An attenuator is an electronic device that reduces the power of a signal without appreciably distorting its waveform. An attenuator is effectively the opposite of an amplifier, though the two work by different methods. While an amplifier provides gain, an attenuator provides loss, or gain less than 1. Construction and usage Attenuators are usually passive devices made from simple voltage divider networks. Switching between different resistances forms adjustable stepped attenuators and continuously adjustable ones using potentiometers. For higher frequencies precisely matched low VSWR resistance networks are used. Fixed attenuators in circuits are used to lower voltage, dissipate power, and to improve impedance matching. In measuring signals, attenuator pads or adapters are used to lower the amplitude of the signal a known amount to enable measurements, or to protect the measuring device from signal levels that might damage it. Attenuators are also used to 'match' impedanc ...
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X-ray
An X-ray, or, much less commonly, X-radiation, is a penetrating form of high-energy electromagnetic radiation. Most X-rays have a wavelength ranging from 10  picometers to 10 nanometers, corresponding to frequencies in the range 30 petahertz to 30  exahertz ( to ) and energies in the range 145  eV to 124 keV. X-ray wavelengths are shorter than those of UV rays and typically longer than those of gamma rays. In many languages, X-radiation is referred to as Röntgen radiation, after the German scientist Wilhelm Conrad Röntgen, who discovered it on November 8, 1895. He named it ''X-radiation'' to signify an unknown type of radiation.Novelline, Robert (1997). ''Squire's Fundamentals of Radiology''. Harvard University Press. 5th edition. . Spellings of ''X-ray(s)'' in English include the variants ''x-ray(s)'', ''xray(s)'', and ''X ray(s)''. The most familiar use of X-rays is checking for fractures (broken bones), but X-rays are also used in other ways. For ...
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Sunlight
Sunlight is a portion of the electromagnetic radiation given off by the Sun, in particular infrared, visible, and ultraviolet light. On Earth, sunlight is scattered and filtered through Earth's atmosphere, and is obvious as daylight when the Sun is above the horizon. When direct solar radiation is not blocked by clouds, it is experienced as sunshine, a combination of bright light and radiant heat. When blocked by clouds or reflected off other objects, sunlight is diffused. Sources estimate a global average of between 164 watts to 340 watts per square meter over a 24-hour day; this figure is estimated by NASA to be about a quarter of Earth's average total solar irradiance. The ultraviolet radiation in sunlight has both positive and negative health effects, as it is both a requisite for vitamin D3 synthesis and a mutagen. Sunlight takes about 8.3 minutes to reach Earth from the surface of the Sun. A photon starting at the center of the Sun and changing direction eve ...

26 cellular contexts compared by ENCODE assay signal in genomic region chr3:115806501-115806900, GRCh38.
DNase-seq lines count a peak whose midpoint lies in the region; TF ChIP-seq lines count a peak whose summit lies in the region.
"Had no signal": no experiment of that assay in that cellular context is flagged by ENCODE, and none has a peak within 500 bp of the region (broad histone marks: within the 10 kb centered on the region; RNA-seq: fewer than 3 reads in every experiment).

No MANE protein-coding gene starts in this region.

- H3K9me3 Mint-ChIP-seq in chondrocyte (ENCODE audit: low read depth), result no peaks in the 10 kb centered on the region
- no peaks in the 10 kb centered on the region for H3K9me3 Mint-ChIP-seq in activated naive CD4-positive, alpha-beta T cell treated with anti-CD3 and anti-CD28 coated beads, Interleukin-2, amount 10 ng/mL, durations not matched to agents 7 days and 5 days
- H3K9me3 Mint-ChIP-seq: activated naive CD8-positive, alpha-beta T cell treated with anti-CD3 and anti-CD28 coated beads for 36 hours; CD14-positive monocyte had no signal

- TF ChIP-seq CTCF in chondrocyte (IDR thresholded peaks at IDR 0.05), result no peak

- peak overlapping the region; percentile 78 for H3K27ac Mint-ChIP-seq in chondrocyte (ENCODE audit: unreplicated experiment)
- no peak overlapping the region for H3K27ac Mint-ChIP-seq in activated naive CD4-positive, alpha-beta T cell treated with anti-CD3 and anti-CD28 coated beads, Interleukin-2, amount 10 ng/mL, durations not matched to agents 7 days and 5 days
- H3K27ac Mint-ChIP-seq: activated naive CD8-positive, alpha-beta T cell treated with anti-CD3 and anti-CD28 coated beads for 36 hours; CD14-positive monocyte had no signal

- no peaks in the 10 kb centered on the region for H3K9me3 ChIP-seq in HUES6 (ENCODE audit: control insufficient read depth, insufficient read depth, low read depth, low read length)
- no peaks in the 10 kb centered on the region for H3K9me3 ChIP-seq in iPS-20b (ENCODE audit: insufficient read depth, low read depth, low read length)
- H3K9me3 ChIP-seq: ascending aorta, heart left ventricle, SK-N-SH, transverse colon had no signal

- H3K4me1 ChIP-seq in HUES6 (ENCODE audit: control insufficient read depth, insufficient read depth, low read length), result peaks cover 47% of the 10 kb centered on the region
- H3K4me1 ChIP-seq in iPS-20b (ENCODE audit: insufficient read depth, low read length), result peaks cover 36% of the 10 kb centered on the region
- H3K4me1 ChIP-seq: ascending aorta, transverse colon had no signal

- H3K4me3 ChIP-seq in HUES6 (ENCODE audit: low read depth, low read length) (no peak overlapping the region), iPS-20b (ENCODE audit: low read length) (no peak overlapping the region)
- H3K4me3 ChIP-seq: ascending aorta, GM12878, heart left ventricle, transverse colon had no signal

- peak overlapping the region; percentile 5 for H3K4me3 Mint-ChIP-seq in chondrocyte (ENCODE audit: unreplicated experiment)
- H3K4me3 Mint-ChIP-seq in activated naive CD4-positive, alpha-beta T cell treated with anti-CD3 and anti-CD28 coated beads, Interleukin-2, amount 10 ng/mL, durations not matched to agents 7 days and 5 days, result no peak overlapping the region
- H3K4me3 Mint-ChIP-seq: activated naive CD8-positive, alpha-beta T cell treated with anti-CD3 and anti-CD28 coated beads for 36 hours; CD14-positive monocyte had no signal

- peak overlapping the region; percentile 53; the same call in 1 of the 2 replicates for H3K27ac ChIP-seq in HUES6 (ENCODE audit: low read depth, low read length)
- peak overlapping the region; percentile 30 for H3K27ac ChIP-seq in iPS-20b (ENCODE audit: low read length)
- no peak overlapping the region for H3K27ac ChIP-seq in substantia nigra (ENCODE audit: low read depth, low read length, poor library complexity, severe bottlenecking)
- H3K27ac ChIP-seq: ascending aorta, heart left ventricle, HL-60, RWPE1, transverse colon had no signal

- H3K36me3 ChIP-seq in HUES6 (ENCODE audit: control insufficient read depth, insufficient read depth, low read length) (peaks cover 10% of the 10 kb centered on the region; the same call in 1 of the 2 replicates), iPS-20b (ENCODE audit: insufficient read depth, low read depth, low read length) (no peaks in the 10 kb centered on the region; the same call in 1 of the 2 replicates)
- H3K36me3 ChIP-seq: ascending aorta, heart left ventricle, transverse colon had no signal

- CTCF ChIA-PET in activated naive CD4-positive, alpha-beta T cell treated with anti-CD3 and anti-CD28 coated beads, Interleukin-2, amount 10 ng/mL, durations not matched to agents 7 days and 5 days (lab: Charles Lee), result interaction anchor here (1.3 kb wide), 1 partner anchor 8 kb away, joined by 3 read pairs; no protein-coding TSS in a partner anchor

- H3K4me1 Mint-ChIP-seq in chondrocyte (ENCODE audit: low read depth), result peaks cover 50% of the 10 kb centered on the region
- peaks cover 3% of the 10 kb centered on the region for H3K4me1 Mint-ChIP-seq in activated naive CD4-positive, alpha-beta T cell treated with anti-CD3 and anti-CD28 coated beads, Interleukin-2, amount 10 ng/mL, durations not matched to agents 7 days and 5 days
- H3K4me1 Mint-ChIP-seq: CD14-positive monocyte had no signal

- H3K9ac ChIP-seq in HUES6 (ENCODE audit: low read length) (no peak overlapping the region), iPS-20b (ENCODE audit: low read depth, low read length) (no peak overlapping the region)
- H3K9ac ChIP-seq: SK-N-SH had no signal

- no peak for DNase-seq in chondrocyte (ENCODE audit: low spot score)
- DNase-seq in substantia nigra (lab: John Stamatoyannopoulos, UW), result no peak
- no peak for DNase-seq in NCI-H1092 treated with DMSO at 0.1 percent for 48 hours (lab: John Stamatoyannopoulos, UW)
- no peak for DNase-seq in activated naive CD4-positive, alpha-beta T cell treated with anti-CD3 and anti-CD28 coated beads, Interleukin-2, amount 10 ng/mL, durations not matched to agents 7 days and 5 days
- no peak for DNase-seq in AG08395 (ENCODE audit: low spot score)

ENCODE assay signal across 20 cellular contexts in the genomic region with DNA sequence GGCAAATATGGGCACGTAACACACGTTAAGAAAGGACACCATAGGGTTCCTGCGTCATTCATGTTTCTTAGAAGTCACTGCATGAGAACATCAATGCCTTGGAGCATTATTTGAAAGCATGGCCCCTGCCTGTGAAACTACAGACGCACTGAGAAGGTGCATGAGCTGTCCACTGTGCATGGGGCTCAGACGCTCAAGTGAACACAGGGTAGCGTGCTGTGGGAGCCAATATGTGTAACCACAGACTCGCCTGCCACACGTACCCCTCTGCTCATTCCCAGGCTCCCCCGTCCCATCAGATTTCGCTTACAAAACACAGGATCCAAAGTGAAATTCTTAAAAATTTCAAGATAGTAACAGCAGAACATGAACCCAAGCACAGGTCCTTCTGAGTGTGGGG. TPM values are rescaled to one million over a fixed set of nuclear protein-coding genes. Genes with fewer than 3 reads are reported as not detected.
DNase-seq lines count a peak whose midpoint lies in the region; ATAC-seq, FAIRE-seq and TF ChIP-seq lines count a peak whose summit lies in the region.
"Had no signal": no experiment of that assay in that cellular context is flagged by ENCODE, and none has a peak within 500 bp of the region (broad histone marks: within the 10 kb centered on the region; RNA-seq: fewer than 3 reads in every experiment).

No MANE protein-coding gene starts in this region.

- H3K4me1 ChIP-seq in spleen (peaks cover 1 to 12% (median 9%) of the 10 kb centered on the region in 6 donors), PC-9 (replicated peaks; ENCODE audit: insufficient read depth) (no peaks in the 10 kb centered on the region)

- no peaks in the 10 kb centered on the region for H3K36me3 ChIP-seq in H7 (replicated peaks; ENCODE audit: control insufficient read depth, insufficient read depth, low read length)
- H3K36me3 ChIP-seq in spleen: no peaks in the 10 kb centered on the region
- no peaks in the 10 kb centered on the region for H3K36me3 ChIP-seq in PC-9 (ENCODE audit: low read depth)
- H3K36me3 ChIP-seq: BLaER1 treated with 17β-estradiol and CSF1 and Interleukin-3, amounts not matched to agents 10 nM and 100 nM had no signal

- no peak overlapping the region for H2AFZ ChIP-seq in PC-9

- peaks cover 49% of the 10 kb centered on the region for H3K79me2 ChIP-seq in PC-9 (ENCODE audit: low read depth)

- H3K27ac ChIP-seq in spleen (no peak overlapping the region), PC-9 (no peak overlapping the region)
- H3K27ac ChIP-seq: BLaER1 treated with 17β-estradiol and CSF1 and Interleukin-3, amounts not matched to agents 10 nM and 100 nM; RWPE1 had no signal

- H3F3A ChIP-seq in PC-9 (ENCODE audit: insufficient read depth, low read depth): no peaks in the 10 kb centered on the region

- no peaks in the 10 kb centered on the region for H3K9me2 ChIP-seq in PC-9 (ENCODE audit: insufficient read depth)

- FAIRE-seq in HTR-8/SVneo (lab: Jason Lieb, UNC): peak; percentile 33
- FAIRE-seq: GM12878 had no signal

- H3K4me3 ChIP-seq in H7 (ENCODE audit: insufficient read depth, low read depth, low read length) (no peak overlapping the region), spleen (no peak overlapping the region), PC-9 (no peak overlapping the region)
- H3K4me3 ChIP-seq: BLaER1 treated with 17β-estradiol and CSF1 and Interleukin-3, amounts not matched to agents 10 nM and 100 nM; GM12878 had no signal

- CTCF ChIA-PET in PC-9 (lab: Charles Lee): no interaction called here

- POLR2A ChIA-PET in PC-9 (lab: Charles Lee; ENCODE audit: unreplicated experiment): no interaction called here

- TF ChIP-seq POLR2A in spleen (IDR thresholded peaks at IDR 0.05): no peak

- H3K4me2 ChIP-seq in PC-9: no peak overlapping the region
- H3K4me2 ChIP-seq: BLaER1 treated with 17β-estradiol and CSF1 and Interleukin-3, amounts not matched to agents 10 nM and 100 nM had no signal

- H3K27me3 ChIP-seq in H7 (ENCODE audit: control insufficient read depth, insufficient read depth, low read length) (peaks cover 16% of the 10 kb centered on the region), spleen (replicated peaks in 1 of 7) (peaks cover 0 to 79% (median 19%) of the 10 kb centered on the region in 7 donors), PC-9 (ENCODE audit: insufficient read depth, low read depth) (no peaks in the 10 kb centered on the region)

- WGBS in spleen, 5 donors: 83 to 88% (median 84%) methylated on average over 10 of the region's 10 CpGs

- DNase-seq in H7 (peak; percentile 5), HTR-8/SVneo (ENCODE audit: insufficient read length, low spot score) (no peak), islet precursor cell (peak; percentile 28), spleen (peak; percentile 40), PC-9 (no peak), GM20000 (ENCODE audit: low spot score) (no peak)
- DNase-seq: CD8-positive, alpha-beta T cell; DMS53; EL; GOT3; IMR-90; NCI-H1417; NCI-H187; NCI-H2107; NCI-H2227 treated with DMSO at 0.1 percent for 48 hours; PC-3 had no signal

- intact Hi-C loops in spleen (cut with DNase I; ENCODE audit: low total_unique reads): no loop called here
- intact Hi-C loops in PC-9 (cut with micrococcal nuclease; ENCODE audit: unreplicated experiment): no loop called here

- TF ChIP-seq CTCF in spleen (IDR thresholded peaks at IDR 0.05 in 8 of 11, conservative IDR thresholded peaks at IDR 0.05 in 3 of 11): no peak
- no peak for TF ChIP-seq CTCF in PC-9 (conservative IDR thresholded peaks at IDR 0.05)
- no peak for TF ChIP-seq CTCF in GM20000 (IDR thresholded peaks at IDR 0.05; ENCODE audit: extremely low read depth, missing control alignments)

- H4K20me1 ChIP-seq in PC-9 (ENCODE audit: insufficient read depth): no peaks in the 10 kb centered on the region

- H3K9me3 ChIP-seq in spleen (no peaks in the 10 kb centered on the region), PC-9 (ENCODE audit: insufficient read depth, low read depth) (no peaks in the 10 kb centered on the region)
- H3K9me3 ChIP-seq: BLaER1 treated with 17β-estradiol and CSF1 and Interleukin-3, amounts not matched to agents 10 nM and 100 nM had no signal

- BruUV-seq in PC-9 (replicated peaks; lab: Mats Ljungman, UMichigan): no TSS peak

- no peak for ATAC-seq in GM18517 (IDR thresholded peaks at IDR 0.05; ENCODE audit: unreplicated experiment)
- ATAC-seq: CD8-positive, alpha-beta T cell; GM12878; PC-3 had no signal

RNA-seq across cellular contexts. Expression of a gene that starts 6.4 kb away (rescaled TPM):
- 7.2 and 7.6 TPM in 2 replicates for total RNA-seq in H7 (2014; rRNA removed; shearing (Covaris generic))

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Sound
In physics, sound is a vibration that propagates as an acoustic wave, through a transmission medium such as a gas, liquid or solid. In human physiology and psychology, sound is the ''reception'' of such waves and their ''perception'' by the brain. Only acoustic waves that have frequencies lying between about 20 Hz and 20 kHz, the audio frequency range, elicit an auditory percept in humans. In air at atmospheric pressure, these represent sound waves with wavelengths of to . Sound waves above 20 kHz are known as ultrasound and are not audible to humans. Sound waves below 20 Hz are known as infrasound. Different animal species have varying hearing ranges. Acoustics Acoustics is the interdisciplinary science that deals with the study of mechanical waves in gasses, liquids, and solids including vibration, sound, ultrasound, and infrasound. A scientist who works in the field of acoustics is an ''acoustician'', while someone working in the field of acoustica ...
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Water
Water (chemical formula ) is an Inorganic compound, inorganic, transparent, tasteless, odorless, and Color of water, nearly colorless chemical substance, which is the main constituent of Earth's hydrosphere and the fluids of all known living organisms (in which it acts as a solvent). It is vital for all known forms of life, despite not providing food energy, food, energy or organic micronutrients. Its chemical formula, H2O, indicates that each of its molecules contains one oxygen and two hydrogen atoms, connected by covalent bonds. The hydrogen atoms are attached to the oxygen atom at an angle of 104.45°. "Water" is also the name of the liquid state of H2O at standard temperature and pressure. A number of natural states of water exist. It forms precipitation in the form of rain and aerosols in the form of fog. Clouds consist of suspended droplets of water and ice, its solid state. When finely divided, crystalline ice may precipitate in the form of snow. The gaseous state of ...